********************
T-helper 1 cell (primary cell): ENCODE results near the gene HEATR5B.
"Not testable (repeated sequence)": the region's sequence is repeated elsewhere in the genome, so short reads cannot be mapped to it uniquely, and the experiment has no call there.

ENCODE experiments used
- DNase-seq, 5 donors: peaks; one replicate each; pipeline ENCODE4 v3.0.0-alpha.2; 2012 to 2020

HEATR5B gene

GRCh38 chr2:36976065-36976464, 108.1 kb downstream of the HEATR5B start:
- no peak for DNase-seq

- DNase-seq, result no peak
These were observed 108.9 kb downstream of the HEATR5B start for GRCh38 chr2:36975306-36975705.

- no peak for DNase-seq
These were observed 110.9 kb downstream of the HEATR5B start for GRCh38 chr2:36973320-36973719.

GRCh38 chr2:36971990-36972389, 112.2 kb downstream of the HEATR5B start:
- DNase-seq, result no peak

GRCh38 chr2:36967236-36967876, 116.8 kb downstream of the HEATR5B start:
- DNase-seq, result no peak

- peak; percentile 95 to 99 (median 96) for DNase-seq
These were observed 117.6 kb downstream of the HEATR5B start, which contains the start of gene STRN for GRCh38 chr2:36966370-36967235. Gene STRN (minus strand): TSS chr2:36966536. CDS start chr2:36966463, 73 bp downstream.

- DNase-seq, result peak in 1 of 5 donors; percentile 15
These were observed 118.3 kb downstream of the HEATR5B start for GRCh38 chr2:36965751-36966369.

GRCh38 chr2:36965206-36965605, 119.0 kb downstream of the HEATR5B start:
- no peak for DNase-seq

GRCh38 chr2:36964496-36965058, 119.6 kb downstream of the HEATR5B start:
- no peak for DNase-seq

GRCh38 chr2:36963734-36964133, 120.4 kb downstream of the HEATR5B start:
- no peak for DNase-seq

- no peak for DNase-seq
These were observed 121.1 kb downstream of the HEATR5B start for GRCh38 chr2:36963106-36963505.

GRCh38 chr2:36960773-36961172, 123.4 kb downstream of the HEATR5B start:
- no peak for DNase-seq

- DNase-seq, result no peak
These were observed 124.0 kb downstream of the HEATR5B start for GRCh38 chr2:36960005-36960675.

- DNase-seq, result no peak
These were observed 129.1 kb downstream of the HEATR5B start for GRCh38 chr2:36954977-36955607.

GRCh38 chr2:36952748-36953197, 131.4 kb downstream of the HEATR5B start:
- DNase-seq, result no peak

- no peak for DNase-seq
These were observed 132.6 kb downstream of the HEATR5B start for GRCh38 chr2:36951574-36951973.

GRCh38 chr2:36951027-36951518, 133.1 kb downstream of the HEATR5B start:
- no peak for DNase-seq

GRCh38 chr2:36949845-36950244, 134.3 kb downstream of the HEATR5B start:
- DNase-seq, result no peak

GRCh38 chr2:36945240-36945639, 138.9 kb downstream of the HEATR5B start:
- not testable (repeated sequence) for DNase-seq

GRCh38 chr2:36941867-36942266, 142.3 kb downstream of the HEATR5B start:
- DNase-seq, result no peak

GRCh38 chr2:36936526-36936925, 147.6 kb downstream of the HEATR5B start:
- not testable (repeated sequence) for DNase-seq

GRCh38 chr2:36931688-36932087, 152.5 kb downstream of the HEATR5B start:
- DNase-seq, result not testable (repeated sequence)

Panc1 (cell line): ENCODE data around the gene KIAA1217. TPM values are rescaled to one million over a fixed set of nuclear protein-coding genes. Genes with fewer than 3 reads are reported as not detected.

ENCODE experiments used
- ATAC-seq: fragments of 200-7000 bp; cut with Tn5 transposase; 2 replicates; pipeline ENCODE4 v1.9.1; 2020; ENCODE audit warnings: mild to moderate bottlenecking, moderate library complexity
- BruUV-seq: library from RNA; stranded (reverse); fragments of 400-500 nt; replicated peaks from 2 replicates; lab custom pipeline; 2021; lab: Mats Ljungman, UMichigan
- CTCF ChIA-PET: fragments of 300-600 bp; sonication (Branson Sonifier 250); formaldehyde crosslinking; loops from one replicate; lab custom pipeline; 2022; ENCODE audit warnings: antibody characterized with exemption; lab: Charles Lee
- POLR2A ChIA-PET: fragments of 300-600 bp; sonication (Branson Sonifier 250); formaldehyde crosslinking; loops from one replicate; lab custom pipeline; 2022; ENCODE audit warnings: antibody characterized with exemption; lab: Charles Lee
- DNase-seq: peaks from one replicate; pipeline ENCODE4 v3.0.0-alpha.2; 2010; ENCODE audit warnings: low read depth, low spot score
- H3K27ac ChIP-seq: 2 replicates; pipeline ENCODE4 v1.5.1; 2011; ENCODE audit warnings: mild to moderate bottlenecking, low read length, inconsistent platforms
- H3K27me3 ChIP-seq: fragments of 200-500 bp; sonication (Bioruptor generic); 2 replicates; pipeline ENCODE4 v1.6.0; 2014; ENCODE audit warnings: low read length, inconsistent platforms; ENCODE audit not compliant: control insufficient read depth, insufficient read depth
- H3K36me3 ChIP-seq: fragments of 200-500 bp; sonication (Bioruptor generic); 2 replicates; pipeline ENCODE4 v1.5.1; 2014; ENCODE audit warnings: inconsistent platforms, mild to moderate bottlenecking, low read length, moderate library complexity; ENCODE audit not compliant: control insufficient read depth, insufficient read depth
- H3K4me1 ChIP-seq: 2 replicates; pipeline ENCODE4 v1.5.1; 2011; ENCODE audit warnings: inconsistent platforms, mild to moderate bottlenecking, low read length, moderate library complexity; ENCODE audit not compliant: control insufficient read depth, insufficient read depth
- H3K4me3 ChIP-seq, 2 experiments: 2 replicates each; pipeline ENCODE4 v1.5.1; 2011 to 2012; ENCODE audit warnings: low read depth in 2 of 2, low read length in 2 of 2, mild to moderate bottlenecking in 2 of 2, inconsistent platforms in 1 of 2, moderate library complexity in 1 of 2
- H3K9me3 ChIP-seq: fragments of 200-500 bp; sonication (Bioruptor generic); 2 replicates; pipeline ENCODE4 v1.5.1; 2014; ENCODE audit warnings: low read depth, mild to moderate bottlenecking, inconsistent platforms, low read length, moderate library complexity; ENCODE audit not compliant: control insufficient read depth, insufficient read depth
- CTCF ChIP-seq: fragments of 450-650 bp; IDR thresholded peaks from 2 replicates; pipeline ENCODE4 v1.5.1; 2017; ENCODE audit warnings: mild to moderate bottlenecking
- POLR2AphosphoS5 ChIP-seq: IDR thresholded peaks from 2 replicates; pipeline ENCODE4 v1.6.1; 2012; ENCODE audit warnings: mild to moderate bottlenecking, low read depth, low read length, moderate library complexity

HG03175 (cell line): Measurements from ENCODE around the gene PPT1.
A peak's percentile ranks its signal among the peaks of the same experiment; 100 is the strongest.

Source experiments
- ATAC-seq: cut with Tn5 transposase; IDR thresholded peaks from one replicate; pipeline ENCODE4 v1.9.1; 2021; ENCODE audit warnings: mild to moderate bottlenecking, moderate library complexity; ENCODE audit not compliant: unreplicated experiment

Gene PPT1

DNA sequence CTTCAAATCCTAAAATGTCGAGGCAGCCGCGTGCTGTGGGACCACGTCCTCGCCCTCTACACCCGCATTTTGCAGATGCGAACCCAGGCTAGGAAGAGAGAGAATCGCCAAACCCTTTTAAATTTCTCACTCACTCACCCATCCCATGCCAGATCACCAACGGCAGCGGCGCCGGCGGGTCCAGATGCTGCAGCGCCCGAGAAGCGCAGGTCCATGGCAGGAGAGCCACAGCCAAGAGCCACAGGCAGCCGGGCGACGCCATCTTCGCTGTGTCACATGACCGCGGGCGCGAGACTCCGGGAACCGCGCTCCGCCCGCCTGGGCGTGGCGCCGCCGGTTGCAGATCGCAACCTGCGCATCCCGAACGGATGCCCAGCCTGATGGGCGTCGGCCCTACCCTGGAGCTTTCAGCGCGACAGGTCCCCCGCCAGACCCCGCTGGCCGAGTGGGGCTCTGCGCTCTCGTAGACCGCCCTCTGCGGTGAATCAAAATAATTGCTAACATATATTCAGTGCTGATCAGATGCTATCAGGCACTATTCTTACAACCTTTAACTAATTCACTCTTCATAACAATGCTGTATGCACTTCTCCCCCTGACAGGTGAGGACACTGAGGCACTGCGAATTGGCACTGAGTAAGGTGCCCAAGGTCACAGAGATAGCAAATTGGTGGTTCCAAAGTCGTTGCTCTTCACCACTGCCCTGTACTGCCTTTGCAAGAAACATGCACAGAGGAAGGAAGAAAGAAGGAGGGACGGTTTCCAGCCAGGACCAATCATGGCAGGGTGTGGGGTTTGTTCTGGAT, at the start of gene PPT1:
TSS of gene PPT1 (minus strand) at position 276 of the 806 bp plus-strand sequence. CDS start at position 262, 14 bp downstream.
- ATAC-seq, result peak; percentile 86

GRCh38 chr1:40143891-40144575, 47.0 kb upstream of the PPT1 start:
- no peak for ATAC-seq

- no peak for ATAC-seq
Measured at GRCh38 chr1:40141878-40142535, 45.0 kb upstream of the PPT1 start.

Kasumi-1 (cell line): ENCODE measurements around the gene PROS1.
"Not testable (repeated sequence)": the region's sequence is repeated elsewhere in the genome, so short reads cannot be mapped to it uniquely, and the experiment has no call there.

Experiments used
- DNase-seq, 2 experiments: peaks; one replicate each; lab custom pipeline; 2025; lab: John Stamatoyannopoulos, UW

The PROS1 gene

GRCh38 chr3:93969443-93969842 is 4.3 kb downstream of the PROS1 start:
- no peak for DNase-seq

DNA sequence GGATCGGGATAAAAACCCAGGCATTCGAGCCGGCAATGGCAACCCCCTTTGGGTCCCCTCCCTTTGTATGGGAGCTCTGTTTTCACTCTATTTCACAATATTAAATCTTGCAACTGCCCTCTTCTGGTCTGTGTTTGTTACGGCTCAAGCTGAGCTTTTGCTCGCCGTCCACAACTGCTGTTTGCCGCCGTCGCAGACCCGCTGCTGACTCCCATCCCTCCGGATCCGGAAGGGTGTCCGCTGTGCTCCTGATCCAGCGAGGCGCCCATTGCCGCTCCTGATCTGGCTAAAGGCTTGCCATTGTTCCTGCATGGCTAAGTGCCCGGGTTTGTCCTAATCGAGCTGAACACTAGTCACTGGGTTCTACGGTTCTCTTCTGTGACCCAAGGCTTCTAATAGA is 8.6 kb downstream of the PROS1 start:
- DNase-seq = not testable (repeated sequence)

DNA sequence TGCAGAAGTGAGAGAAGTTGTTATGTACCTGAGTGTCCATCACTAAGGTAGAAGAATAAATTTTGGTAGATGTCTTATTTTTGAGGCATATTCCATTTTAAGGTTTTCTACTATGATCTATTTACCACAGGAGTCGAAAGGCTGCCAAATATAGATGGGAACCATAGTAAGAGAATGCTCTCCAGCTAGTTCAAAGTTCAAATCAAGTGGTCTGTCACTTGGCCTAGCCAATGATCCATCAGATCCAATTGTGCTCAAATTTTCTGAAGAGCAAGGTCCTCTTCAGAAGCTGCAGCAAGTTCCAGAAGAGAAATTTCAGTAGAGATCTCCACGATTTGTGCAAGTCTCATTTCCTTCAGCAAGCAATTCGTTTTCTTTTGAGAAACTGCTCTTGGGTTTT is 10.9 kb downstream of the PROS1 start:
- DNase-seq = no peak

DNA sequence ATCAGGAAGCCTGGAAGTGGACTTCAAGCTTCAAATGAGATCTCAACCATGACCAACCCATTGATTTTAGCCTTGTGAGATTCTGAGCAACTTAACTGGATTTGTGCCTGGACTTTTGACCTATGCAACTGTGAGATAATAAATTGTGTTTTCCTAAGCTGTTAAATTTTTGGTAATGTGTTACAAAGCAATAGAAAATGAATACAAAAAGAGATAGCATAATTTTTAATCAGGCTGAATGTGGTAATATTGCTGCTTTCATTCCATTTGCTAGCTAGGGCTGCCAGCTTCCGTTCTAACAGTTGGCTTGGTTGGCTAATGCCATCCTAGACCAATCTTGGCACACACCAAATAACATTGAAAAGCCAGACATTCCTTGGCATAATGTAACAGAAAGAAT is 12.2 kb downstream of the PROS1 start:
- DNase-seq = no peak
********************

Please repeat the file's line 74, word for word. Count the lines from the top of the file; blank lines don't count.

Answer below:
- no peak for ATAC-seq